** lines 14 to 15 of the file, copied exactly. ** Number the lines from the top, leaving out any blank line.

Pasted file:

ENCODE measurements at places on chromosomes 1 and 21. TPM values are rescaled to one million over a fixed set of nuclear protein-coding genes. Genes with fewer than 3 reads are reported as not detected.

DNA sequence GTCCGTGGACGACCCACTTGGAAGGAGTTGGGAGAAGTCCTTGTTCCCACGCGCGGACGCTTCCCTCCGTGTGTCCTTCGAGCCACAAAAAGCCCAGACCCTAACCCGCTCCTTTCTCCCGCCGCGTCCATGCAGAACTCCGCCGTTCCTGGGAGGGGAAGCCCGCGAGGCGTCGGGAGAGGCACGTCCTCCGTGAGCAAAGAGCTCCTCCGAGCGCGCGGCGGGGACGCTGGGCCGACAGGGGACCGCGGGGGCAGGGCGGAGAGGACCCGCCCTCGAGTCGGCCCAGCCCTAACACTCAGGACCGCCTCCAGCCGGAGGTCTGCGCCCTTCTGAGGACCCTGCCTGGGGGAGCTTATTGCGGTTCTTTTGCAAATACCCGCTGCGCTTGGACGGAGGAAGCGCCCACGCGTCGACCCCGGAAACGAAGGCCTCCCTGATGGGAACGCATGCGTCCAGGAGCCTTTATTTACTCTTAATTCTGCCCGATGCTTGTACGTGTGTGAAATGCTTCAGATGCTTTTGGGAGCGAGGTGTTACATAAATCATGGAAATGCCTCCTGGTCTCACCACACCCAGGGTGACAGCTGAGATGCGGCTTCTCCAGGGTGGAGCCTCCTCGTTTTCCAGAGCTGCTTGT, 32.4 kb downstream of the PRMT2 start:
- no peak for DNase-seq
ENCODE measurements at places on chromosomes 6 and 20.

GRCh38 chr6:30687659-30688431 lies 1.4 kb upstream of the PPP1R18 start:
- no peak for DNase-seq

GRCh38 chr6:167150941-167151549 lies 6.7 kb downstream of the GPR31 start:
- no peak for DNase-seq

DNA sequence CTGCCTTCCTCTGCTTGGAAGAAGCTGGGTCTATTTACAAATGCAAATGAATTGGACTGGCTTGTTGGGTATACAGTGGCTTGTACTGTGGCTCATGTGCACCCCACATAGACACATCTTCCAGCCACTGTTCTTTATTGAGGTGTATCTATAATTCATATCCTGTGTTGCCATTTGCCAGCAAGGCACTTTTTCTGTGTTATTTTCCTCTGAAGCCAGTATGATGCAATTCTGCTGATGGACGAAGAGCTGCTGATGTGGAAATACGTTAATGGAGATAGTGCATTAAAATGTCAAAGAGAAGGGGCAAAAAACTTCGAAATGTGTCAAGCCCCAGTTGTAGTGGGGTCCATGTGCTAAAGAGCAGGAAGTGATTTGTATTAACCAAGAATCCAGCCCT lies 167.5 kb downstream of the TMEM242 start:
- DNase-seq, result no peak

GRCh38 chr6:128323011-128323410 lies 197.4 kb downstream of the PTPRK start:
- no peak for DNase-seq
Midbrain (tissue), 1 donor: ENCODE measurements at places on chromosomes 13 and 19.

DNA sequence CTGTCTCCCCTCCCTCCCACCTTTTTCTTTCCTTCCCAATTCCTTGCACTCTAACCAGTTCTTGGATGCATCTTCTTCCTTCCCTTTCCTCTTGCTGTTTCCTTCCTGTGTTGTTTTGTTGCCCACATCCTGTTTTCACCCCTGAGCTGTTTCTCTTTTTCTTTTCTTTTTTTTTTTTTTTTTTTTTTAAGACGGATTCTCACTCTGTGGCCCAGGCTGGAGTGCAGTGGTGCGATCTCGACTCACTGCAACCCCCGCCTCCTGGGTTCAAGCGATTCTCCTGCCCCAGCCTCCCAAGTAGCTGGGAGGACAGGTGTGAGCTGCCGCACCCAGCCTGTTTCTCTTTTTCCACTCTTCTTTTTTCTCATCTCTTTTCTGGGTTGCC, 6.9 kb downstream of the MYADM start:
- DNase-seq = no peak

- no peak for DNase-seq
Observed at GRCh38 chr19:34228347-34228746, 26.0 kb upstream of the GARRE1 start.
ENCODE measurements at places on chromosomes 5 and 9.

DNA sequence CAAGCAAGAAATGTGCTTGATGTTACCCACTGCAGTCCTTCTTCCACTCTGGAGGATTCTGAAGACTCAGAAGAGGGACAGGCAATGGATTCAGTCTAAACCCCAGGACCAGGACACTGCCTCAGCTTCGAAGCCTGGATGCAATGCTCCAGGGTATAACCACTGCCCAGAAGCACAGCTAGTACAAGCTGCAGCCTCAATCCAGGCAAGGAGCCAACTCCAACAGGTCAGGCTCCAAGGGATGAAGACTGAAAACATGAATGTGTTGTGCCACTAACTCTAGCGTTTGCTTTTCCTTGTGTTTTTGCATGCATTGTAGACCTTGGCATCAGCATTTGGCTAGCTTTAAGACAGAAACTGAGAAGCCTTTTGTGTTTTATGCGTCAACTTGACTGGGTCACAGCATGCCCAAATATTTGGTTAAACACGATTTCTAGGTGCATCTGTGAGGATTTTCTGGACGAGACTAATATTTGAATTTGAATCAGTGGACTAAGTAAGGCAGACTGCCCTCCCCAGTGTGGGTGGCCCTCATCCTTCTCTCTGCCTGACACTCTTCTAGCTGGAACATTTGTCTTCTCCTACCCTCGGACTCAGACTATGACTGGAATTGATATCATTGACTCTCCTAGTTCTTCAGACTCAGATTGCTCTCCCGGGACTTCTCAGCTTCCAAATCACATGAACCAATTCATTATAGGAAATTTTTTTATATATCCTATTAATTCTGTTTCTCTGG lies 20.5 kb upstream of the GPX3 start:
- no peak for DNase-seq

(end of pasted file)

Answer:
DNA sequence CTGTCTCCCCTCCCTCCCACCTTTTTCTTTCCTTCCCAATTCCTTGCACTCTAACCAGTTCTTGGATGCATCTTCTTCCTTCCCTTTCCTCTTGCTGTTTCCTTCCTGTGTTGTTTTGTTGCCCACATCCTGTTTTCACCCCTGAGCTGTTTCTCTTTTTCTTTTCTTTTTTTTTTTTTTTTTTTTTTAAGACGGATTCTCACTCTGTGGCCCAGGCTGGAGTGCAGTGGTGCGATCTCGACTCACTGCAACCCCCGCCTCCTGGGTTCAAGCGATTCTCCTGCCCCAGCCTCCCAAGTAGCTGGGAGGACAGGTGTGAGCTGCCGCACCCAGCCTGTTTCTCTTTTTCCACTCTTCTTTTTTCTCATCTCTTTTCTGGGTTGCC, 6.9 kb downstream of the MYADM start:
- DNase-seq = no peak